Monday, August 31, 2009

Craft of the Month

Eh. Didn't get done again this month. I am now officially two months behind. Gotta catch up - triple time.

Friday, August 28, 2009

Women's Clinic {semi-wordless}

Have I mentioned we are season ticket holders for the Gophers? Have I mentioned they have a brand new stadium this year: TCF Bank Stadium? During the fall the Gophers (and the Vikings) basically make up my weekends. So, in the upcoming weeks... a lot of my posts will probably revolve around the Minnesota Gophers: tailgating, games and parties. It's fun, but I wanted to warn you.
{Gopher's 1960 National Championship Ring}{DQ Club Room}
{Did you know the helmets are glittery? They are.}
{Figured I should try it on}
{pads made sense to put on next}
{why not make an outfit out of it?}
{The tunnel the team takes to to the field}
{Coach is electric!}
{The largest professional and collegiate locker room is football shaped}
{Speech! Speech!}

Saturday, August 22, 2009

First View of The Bank {nearly wordless}

{scrimmage day = gorgeous} {friends+us outside TCF Bank Stadium}
{third largest outdoor scoreboard in the nation}
{endzone, non-student side}
{climb to the penthouse} {view from the penthouse}{us, post-scrimmage}{us+friends, post-scrimmage}{view of our seats from the student section - we are the A in MINNESOTA}
{testing out the bleacher seats}{us+Goldy: Gold Country at The Bank}

Friday, August 21, 2009

They're here...

Our season tickets arrived at my parent's house [at the time of order we weren't sure what our permanent address would be at the time of delivery] on Saturday, August 15th. By Sunday, August 16th they were in our possession. I can't beleive our first scrimmage (and chance to get inside the stadium) is already this Saturday, August 22nd. Sooooo exciting!!

Thursday, August 20, 2009


I can finally check this off my list.
photo source

Wednesday, August 19, 2009

I like him.

Let me say this - I didn't like Brett Favre as a Packer. It wasn't so much him as a person I didn't like, but the fact he was a Packer. I remember after his last game as a Packer, he shed tears as he left the field (in fact so did some of the packer fans I was watching TV with). Retirement # 1.

Shortly after this was followed by his decision to become unretired. Ultimately Brett played for the Jets. I thought it was weird. I thought he probably should have stayed retired, but he looked good on the field. And much to my chagrin, started the season well and then: Retirement #2.

This year, when rumors started to fly that Brett Favre was coming out of retirement again *and* was considering the Vikings, I thought, "hmm... interesting." But didn't think anything could possibly come to fruition. When Brett confirmed at the end of July that he was going to stay retired and Brad Childress said the option was over, door closed, I was a little bummed, but ready to rally behind our current QB options. In the first preseason game I thought Sage looked good. But Monday morning, rumors started to surface again. It made for an interesting story, but rumors only.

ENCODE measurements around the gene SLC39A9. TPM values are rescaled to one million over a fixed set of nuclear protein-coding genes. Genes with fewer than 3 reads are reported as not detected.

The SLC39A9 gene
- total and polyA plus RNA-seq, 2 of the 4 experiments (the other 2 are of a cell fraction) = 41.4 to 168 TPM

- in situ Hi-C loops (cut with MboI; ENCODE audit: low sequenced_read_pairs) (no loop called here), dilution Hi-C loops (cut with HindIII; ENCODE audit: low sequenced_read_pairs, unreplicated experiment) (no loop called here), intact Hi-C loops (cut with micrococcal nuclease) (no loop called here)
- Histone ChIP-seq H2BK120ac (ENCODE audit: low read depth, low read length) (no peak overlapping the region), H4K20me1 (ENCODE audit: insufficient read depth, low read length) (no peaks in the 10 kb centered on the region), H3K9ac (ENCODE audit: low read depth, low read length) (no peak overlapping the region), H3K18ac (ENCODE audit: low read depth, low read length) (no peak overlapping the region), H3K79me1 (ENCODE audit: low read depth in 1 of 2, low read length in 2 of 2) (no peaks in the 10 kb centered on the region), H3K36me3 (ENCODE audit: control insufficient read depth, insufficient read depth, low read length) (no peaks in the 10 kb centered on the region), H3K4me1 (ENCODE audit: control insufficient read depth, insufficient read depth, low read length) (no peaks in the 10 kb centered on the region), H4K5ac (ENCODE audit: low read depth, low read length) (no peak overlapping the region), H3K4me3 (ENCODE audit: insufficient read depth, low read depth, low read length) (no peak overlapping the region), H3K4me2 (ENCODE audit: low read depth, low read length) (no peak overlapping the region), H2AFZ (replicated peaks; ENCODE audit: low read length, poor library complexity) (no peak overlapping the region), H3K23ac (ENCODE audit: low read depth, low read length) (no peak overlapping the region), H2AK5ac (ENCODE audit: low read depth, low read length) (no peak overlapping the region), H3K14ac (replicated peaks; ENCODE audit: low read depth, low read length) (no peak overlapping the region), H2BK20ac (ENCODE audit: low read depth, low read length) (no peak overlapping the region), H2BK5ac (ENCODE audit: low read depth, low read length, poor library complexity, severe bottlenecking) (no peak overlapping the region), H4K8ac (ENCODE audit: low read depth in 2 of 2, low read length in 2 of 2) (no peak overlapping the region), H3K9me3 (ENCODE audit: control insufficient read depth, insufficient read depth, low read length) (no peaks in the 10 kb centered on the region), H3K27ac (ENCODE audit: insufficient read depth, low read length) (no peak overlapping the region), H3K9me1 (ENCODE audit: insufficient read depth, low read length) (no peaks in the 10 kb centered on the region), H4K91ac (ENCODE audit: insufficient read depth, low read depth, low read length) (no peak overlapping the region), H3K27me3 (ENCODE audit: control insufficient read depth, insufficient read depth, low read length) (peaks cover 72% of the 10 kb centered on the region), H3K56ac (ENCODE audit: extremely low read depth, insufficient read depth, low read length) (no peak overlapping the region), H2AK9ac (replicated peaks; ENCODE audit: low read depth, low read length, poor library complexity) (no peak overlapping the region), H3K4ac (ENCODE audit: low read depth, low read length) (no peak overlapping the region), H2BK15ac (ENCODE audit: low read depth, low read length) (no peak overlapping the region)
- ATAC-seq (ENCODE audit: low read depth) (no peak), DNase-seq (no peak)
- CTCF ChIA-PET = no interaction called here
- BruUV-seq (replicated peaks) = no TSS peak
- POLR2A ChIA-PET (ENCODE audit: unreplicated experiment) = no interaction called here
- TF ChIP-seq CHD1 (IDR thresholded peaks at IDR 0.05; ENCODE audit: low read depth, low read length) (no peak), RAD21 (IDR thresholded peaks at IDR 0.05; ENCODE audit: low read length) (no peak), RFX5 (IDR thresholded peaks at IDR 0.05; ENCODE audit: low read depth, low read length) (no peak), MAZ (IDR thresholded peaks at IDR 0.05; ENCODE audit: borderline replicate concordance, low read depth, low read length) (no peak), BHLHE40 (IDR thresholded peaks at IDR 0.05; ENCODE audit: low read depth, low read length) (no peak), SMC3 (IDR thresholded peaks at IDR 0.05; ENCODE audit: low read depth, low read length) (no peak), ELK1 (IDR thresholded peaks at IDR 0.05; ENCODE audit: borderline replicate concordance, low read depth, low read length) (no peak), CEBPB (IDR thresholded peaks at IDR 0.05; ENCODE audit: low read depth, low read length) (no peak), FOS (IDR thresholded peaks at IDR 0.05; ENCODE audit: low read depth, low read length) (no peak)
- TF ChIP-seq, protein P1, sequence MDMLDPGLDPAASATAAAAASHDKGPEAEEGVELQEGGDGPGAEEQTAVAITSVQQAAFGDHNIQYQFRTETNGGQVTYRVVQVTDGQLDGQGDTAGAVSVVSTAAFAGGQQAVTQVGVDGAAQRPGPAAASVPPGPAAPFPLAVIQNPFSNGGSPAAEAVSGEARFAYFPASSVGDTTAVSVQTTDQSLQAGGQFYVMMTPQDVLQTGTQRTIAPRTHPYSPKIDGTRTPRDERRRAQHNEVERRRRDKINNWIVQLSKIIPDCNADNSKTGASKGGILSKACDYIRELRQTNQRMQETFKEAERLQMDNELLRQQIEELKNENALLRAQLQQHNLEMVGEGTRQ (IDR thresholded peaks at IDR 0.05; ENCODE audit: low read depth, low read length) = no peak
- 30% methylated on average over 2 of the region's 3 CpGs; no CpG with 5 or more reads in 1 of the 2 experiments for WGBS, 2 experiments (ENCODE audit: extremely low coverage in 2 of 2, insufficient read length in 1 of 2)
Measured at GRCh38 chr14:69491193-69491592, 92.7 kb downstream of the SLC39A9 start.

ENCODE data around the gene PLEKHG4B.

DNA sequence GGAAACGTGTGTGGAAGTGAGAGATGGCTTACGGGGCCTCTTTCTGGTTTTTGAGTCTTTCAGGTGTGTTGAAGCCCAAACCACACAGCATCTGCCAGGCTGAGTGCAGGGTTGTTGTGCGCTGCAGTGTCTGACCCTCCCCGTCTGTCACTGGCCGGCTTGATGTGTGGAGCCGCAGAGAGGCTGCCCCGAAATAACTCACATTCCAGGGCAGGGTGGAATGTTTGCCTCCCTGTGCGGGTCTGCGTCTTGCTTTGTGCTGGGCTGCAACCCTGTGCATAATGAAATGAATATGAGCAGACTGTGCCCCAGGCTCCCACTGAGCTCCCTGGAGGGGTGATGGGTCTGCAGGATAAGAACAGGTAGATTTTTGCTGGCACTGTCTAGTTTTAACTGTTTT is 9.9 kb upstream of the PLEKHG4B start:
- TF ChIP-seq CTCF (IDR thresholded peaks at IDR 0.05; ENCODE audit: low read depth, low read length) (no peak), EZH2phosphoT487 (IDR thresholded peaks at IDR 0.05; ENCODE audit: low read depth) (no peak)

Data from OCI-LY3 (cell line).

Then Tuesday morning turned into Tuesday afternoon and we had a new Vikings QB, Brett Favre. And you know what? I think I like him. Yes, this was quite the process and roller coaster, but he seems legit. He loves the game, really questioned whether or not his shoulder was in a playable condition and waivered. Then Brad "made one phone call" (a story which I do find suspicious) and *ta-da* we have ourselves a new QB. While I'm not sure that a Super Bowl is in our future, this certainly has added a new spark to the upcoming season.

And can you even wait for October 5th or November 1st? I am ready for some football.

*Rich's family consists of mostly Packer fans (for some reason, Rich is the minority and a Viking fan). My mother-in-law has dedicated their basement to the Packers, complete with wall paintings, art work, clocks, etc. It's great. I would love to hear their feelings about this. Regardless, this should bring some lively conversations at Christmas!!

Tuesday, August 18, 2009

Happy Herb Pot

Remember my "saddest pot of herbs ever" post? Well... look at them now!!
I've actually harvested the basil on several occasions, in addition to the rosemary. They are thriving and I love it!! To me, nothing says summer like fresh herbs... oh! and tomatoes straight out of the garden.
*Happy, Happy*

Monday, August 17, 2009

Polish Cabbage Rolls (Golabki)

Last Friday our neighbors gifted us with a bunch of fresh produce. We received 3 zucchinis (one of which was probably 5 lbs and turned into 4 loaves of zucchini bread + a batch of zucchini cupcakes), 2 cucumbers and a red cabbage the size of my head. Okay, it's bigger than my head...

I've been trying to figure out what to make with this. I have never once bought cabbage, green or red, and outside of coleslaw I had no idea what to make. Thankfully for my recent trip to the Polish Festival, I knew that cabbage could be used to make cabbage rolls (Golabki).

I found a few recipes on line and ended up combining them to create my own version.

Polish Cabbage Rolls
{Sources: and}

16 cabbage leaves
1 lb Ground Beef, 93% Lean
1 lb Ground Turkey, 93% Lean
3 c. brown rice (cooked)
1 T. olive oil
1 white onion
1 carrot
1 celery stalk
2 garlic cloves
1 t. garlic powder
1 t. dried basil
1 t. salt
1/2 t. pepper
1/2 t. red pepper flakes
2 T. caraway seeds

16 oz tomato sauce
2 T. fat free Greek yogurt
1 T. brown sugar

Cut 16 leaves off of the cabbage head, place in boiling water until leaves are limp (2-3 minutes). Remove from water and set aside.
{Cooked leaves are on the left. The remaining cabbage will be used for a different meal this week...}

Sauté the onions, garlic, carrots and celery in the olive oil until vegetables are soft. In a bowl add the sautéed veggies, meat, rice, basil, salt, pepper, red pepper flakes and caraway seeds, mix this well. Preheat oven to 350°F.
Place about 2-4 Tbsp. of the meat mixture in the center of a cabbage leaf (depending on size of leaf); tuck in sides and roll to cover meat. {I rolled my leftover filling into meatballs and cooked them along with the cabbage rolls.} Place cabbage rolls, seam down, in a 9x13 baking dish.

Mix tomato sauce with the sugar and Greek yogurt; pour over rolls.
Cover and bake for 45-60 minutes.
{At the tail end of baking, I removed the cover (risked tomato sauce splashes in the oven) and turned on the boiler to get some additional color}

This meal had veggies, protein and carbohydrates, so I didn't serve it with anything else. As I plated Rich's serving the cabbage roll flipped, splashing sauce all over the plate. So aesthetics weren't that great, but I thought it was funny and I asked Rich to take a picture of it.
My plate worked out a little bit better...